The Sultan's Palace

••• The French Quarter in New Orleans, Louisiana. Jeremy Woodhouse/Getty Images

At 716 Dauphine Street, corner of Orleans Avenue, stands a four-story home housing a most unusual ghost, even by New Orleans standards. He is the "Sultan." The home was originally built in 1836 by Jean Baptiste LaPrete, who owned a plantation in Plaquemines Parish. It was not uncommon for such plantation owners to have homes in the city for use during the cooler months of the year. Sometime after the Union began occupying New Orleans in the Civil War, LaPrete experienced a cash shortage and was forced to rent out his city house.​​

The tenant turned out to be a man, Prince Suleyman, a Turk who claimed to be the sultan, or former sultan, of a mid-eastern country. The Sultan had many wives and family members, in addition to a retinue of slaves/servants. The house was redecorated, with heavy draperies immediately covering all of the windows. Padlocked front doors were protected by Turkish eunuchs wielding scimitars. The heavy scent of incense was inhaled by passers-by, whenever the door was opened.

The Rumors Begin

It was reported that the Sultan's harem consisted not only of many women, but also of young boys. Stories of orgies were commonplace, as were accounts of kidnappings of women, girls and boys, all presumably for the Sultan's pleasure. It would be difficult to tell how much of this was speculation, and how much actual fact, were it not for the gruesome discovery made one morning by a neighbor.

Passing by one morning, a neighbor noticed the house was unusually quiet, and then saw blood dripping from the gallery above, and oozing out of the front door.

The Scene

The police found unimaginable horror there. Body parts were strewn all over the house, which was slick with blood throughout. Women, children, and guards were slaughtered and beheaded. There was just one body that had not been butchered--that of the Sultan. He had been buried alive, with one hand reaching up through the dirt, as if to claw his way out.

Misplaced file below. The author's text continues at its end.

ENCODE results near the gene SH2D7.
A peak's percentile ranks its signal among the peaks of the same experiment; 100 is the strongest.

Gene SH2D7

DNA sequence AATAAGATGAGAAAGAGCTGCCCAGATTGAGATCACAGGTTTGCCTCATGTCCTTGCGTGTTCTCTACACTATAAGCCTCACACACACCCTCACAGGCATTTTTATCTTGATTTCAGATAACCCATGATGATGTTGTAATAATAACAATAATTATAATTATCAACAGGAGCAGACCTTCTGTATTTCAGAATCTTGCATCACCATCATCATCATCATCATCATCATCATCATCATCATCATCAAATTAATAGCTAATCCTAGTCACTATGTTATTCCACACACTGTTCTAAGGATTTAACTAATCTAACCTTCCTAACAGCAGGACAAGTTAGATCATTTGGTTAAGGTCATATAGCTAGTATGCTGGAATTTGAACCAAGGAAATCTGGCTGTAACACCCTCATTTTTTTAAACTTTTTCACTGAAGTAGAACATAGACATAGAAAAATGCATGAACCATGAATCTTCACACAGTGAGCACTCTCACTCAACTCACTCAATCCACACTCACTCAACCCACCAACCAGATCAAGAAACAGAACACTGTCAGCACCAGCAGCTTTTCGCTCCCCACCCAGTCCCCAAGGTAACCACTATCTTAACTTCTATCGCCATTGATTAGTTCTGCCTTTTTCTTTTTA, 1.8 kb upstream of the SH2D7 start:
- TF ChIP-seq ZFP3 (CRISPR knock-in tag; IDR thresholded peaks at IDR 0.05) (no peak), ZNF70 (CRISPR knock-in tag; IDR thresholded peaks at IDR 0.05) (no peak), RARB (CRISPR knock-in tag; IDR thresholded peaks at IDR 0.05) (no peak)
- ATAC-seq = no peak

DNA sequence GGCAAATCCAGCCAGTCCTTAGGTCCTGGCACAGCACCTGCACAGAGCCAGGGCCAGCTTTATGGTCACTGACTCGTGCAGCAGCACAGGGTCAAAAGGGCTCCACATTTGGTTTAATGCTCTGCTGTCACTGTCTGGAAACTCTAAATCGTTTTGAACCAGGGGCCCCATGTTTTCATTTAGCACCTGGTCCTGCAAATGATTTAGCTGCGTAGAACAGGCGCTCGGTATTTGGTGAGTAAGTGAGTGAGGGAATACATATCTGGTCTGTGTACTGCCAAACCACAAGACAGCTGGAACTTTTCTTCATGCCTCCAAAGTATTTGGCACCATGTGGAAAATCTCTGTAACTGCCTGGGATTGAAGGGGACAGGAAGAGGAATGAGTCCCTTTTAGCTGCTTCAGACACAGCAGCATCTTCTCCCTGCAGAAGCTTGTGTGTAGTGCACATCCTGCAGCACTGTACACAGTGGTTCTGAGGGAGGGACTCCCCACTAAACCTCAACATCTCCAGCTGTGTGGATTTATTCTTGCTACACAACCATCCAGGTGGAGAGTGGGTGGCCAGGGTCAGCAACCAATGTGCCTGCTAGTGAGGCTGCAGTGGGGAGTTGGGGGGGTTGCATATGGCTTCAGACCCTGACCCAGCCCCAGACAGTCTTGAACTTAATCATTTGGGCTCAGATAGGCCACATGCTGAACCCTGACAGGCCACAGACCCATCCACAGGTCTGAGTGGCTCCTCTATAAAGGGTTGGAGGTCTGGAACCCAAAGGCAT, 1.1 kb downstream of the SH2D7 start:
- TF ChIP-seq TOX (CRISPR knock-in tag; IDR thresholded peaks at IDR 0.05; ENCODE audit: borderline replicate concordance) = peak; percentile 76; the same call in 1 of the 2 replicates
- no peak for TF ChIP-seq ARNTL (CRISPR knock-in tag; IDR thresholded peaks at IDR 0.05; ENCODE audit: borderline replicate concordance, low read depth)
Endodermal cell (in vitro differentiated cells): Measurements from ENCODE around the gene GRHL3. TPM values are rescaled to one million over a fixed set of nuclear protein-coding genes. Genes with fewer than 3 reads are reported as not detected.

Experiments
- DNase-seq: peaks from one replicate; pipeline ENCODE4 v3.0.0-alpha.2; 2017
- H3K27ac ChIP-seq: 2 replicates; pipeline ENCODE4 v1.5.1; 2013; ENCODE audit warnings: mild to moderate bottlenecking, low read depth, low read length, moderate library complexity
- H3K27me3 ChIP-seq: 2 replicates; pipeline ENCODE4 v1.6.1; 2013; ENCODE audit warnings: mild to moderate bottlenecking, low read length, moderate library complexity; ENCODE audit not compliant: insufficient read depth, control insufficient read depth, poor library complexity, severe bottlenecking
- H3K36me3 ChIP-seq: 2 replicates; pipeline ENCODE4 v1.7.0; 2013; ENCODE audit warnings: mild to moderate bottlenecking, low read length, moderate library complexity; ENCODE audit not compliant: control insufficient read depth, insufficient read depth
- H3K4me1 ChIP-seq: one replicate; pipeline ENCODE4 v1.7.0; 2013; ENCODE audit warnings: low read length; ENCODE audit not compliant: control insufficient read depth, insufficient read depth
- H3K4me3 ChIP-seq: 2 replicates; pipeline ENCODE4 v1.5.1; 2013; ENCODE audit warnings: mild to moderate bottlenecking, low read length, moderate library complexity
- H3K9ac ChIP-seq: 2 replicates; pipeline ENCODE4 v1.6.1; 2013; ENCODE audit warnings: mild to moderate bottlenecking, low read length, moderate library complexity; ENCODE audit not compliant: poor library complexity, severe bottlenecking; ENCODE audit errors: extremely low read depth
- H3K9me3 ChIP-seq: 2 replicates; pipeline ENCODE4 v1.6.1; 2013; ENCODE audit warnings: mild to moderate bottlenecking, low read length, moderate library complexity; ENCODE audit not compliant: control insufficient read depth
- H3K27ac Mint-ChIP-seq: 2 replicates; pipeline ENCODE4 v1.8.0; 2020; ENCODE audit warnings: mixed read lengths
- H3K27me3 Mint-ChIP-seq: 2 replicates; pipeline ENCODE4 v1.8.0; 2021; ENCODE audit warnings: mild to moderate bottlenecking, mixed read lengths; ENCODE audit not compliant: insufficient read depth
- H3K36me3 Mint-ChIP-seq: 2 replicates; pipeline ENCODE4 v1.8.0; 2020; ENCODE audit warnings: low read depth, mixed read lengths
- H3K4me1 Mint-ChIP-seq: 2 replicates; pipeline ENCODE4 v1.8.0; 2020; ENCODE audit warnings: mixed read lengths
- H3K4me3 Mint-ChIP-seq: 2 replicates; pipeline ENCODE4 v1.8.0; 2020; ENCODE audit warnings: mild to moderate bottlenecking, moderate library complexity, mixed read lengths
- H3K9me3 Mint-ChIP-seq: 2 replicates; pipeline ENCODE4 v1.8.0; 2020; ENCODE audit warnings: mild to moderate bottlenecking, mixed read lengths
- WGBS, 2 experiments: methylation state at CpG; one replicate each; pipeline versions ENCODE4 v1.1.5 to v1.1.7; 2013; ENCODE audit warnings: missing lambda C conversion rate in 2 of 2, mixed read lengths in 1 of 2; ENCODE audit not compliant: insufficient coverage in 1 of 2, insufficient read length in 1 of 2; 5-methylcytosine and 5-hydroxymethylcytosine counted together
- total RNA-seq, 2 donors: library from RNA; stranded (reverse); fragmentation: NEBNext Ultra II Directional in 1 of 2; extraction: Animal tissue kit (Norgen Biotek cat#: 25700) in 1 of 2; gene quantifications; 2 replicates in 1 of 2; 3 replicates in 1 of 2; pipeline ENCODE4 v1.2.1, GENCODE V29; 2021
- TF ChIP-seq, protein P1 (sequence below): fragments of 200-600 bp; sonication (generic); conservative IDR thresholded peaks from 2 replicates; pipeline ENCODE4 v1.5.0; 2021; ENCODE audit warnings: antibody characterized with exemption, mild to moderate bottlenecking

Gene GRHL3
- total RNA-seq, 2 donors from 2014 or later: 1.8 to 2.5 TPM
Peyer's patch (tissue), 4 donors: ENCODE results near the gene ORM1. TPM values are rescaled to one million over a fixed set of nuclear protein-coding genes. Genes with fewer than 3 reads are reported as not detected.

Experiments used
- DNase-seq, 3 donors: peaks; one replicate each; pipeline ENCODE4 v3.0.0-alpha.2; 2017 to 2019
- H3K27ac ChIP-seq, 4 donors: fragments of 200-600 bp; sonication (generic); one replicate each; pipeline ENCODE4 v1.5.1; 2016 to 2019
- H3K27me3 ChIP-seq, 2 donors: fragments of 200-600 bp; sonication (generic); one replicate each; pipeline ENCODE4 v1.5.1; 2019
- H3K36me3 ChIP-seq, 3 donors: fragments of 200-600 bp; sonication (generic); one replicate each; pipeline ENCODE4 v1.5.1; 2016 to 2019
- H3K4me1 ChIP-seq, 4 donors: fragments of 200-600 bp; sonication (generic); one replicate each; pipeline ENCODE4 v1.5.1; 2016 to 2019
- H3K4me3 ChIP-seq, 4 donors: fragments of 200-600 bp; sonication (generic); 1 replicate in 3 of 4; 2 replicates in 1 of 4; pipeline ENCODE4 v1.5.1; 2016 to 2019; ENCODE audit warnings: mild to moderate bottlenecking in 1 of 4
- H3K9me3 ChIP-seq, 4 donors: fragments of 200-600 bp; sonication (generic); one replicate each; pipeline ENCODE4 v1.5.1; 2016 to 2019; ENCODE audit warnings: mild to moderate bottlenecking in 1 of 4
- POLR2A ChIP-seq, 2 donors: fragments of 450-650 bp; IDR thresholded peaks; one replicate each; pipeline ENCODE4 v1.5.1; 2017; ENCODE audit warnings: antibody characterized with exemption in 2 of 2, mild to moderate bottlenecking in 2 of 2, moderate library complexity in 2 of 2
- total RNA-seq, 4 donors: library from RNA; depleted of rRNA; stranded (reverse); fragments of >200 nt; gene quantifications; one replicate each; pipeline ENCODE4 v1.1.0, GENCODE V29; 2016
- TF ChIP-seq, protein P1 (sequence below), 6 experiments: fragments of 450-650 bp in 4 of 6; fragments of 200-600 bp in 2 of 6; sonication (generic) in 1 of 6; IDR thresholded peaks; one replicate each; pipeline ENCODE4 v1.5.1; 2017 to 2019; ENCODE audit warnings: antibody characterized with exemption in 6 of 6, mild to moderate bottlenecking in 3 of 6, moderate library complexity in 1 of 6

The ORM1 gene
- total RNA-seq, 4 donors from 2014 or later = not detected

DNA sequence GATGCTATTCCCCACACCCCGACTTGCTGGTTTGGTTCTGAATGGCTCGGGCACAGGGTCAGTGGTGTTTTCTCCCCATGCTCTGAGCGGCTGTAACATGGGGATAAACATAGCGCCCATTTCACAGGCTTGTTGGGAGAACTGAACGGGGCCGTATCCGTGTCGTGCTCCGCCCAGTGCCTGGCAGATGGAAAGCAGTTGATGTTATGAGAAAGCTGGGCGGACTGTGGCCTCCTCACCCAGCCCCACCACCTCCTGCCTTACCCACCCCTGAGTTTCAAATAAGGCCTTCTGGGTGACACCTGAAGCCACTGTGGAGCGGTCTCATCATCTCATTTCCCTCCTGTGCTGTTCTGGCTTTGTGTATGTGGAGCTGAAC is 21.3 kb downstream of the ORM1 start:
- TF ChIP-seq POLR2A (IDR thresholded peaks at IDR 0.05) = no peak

He was buried in traditional Muslim funeral attire. The identity of the murderer remains a mystery.

Why?

At the time, the police decided that pirates in the area were responsible for the carnage, but this scene did not seem to fit such an explanation. It was later discovered that Prince Suleyman was not a sultan at all, but rather was the brother of one. It was suspected that Suleyman would have been executed in his country, and so was in hiding here. It was also believed that Suleyman had stolen treasure from his brother.

There was more than enough motive to conclude that the Sultan's henchmen tracked Suleyman down, and executed him along with the rest of the household.

The Ghosts

Residents of the house have reported seeing the Sultan himself, or other figures in oriental garb. Shrieking and screaming were also reported, or the sounds of body parts hitting the floor at night. Strange tinkling music​ and the scent of incense has been reported by passers-by. A fair-haired man has been seen sitting in the window, but he will suddenly disappear. Whether or not this is the young "sultan," we will likely never know what he seeks. But the reports of the hauntings there continue.